Movie review: 'Fruitvale Station' puts a human face on a tragic shooting

Review • Quiet moments lead to a shattering conclusion.
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The powerful urban drama "Fruitvale Station," which won the Grand Jury Prize at this year's Sundance Film Festival, starts with a flashpoint moment in America's apparently endless struggle with race.

Here are the facts: On New Year's morning 2009, in a tense encounter with police, 22-year-old Oscar Julius Grant III was shot in the back by a Bay Area Rapid Transit police officer at a BART station in Oakland, Calif. He later died in the hospital. Passengers on the BART train recorded the shooting on their cellphones, and the video was seen widely – prompting protests and riots around the Bay Area against police mistreatment of African Americans.

Filmmaker Ryan Coogler, a Bay Area native, begins with those facts as he weaves an engaging, emotional and human-scaled story that imagines the last 24 hours of Oscar Grant's life.

Starting with a chilling cellphone-shot re-enactment of the shooting, Coogler flashes back to the beginning of that tragic day. He finds Grant (played by Michael B. Jordan) at home in Hayward, Calif., at a crossroads in his life. He's trying to make right with his girlfriend, Sophina (Melonie Diaz), who caught him cheating. He's trying to get back his job at a nearby supermarket. And he's trying to do right by his mom (Octavia Spencer), who's celebrating her birthday on the last day of the year.

Coogler and cinematographer Rachel Morrison capture, in documentary style, moments of Grant's day. He helps a supermarket customer (Ahna O'Reilly) figure out how to do a fish fry. He rescues a pit bull that is run over in the street. He drops his daughter, Tatiana (Ariana Neal), off at daycare. He contemplates whether to sell a bag of marijuana in his possession and thinks back to the sadness in his mother's eyes a year earlier when she visited him in prison.

Because we know how this story ends, normally mundane moments take on an air of tragic foreshadowing. Sophina pleads with Grant to come clean, to get his life together and think about his future. When Grant and Sophina make plans to travel to San Francisco to watch the New Year's fireworks, it's Mom who suggests that to avoid traffic they should take the train.

There is room for a debate about the dramatic license Coogler takes with Grant's life, truncating or possibly inventing episodes of his life and cramming them into a single day. But Coogler's take quietly serves to show Grant as a human being, with his flaws and redeeming qualities, and not just as a face in a newspaper obituary.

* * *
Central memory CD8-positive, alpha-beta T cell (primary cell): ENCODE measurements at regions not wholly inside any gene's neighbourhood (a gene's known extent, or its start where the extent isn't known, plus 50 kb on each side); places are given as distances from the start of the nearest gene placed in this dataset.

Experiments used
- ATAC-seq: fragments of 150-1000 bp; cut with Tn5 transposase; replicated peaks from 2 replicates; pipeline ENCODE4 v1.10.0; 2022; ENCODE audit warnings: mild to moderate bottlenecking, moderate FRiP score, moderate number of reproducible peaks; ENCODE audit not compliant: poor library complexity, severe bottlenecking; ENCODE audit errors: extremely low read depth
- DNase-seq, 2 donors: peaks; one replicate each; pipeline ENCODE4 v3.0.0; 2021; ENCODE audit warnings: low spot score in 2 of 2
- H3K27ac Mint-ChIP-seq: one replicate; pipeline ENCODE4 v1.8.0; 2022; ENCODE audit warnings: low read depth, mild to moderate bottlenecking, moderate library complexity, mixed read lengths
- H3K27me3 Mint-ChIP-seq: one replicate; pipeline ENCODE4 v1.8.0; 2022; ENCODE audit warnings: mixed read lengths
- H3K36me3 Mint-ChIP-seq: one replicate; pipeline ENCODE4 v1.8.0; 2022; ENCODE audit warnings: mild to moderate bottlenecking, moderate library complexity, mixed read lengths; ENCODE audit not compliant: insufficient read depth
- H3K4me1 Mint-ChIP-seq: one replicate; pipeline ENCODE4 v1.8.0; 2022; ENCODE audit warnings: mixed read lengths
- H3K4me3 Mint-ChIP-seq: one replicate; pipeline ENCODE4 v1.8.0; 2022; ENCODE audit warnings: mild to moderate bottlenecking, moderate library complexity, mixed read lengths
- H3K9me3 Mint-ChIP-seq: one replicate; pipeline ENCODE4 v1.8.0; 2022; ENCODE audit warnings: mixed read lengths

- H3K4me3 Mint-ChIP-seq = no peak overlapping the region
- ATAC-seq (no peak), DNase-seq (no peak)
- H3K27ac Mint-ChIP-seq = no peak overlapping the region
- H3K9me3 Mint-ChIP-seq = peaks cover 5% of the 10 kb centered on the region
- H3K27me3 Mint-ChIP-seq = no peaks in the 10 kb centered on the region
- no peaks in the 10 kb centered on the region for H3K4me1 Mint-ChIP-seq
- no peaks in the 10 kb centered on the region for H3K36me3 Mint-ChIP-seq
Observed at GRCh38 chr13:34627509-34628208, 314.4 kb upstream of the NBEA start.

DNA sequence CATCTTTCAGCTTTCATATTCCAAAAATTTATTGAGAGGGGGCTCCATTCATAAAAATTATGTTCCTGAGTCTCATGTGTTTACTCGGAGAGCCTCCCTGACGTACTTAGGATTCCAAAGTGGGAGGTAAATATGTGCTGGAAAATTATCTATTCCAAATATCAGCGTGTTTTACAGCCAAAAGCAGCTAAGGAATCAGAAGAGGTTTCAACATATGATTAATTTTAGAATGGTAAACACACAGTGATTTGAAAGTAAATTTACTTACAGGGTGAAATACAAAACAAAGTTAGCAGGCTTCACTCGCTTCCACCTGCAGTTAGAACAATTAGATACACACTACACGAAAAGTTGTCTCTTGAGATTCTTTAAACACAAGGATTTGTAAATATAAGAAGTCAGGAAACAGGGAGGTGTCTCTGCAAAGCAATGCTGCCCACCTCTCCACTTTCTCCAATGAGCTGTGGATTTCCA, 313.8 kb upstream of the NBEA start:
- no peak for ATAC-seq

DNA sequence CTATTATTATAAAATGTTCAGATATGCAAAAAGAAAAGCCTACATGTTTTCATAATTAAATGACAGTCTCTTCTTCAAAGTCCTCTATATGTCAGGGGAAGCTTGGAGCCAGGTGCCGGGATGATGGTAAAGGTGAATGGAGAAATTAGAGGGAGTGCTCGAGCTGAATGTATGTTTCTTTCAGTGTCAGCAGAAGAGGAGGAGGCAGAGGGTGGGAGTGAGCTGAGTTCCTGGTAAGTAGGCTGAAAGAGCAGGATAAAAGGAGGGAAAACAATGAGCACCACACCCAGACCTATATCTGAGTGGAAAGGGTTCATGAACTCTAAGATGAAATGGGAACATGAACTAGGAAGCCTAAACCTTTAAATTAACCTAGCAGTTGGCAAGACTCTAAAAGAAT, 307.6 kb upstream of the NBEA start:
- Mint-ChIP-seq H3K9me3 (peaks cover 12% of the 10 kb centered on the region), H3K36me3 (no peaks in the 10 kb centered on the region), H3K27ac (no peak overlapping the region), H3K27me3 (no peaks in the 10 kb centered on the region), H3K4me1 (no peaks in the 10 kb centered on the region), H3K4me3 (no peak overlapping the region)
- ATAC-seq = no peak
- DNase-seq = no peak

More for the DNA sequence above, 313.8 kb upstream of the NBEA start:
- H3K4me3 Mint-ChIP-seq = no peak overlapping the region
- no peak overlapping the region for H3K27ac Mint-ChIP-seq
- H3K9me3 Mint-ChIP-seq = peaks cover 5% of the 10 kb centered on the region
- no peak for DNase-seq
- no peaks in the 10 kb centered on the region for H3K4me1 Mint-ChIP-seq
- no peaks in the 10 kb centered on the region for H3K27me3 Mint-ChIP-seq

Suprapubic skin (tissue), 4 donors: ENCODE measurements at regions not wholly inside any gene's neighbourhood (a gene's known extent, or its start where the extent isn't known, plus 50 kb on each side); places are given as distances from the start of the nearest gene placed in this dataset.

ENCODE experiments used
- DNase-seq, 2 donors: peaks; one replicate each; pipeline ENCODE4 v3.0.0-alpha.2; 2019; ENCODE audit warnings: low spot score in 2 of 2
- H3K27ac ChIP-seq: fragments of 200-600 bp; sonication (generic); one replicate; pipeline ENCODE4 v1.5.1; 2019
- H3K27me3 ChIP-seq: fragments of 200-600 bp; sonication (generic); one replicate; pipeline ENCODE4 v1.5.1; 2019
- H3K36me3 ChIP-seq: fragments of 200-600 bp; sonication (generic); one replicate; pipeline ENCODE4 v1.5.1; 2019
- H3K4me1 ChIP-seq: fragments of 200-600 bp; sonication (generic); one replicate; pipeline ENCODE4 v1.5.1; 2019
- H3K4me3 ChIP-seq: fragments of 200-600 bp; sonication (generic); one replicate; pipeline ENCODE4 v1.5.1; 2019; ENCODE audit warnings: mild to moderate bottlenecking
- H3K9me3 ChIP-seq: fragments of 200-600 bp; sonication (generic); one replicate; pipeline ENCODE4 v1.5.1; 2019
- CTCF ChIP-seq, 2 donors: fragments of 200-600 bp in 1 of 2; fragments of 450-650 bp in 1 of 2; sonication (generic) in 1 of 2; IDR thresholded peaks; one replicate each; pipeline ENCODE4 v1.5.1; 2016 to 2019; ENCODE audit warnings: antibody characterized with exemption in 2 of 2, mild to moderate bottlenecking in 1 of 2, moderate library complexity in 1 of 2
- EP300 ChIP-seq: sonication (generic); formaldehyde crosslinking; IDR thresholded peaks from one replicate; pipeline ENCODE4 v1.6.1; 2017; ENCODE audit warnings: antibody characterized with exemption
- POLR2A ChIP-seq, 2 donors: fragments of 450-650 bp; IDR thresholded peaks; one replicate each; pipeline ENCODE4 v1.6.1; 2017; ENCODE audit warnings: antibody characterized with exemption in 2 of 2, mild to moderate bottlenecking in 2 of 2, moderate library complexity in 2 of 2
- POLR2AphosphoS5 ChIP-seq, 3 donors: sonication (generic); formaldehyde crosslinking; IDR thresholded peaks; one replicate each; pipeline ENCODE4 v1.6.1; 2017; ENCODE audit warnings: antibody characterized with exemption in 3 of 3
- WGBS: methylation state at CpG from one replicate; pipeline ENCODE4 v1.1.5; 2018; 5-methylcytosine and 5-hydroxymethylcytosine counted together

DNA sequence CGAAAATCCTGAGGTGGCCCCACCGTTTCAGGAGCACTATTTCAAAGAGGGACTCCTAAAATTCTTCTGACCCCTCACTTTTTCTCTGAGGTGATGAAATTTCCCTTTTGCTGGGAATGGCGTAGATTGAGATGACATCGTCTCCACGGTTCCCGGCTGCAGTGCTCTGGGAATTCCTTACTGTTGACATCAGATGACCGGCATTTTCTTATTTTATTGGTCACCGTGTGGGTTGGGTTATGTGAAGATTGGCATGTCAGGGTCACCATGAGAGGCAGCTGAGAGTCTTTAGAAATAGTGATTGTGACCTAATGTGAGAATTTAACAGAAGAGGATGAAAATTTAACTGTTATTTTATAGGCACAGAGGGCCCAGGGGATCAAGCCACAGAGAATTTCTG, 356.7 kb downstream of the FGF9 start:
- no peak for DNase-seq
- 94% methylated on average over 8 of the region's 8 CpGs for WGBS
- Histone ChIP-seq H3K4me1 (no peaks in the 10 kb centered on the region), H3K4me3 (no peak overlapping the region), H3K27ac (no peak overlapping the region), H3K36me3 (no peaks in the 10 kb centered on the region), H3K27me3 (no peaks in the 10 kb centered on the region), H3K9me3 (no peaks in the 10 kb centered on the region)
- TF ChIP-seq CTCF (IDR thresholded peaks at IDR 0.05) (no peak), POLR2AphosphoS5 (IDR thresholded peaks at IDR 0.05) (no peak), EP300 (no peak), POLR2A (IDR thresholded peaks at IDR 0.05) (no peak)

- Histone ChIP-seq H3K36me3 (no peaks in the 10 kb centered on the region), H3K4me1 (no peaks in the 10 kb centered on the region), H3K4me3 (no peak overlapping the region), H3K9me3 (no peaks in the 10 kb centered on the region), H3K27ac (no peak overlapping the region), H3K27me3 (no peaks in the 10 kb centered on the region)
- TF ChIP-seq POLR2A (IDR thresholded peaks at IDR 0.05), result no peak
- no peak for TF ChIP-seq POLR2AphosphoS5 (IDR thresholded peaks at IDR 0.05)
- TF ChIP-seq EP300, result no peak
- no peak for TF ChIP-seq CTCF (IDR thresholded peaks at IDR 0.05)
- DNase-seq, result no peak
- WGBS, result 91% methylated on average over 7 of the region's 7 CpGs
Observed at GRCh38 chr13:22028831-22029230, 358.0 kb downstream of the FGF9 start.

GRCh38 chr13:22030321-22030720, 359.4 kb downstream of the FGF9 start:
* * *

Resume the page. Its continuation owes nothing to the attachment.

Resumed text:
Coogler provides Jordan a golden acting opportunity, and the young actor does not disappoint. Jordan (who co-starred in the UFO thriller "Chronicle" and played the quarterback for two seasons on "Friday Night Lights") channels Grant's frustration with his life as an unemployed parolee, but also his determination to do right by Sophina and Tatiana.

Jordan is well-matched by his female co-stars. Diaz, an indie darling ("Hamlet 2," "A Guide to Recognizing Your Saints"), effuses both love for Grant and hard-earned skepticism that he can correct his past mistakes. And Spencer, fairly fresh off her Oscar for "The Help," serves as the gentle moral anchor for Grant and the wider community.

"Fruitvale Station" arrives in theaters just as another case of a young African-American shooting victim, Trayvon Martin, dominates the headlines. It's difficult to compare Grant's death to Martin's in terms of specifics (Martin wasn't shot by a cop, and there was no cellphone footage to clarify how he was killed), but the movie may help by focusing attention on the person, not the profile.

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'Fruitvale Station'

A moving portrait of an African-American shooting victim that focuses on the man's life, not the newspaper headlines.

Where • Broadway Centre Cinemas.

When • Opens Friday, July 26.

Rating • R for some violence, language throughout and some drug use.

Running time • 90 minutes.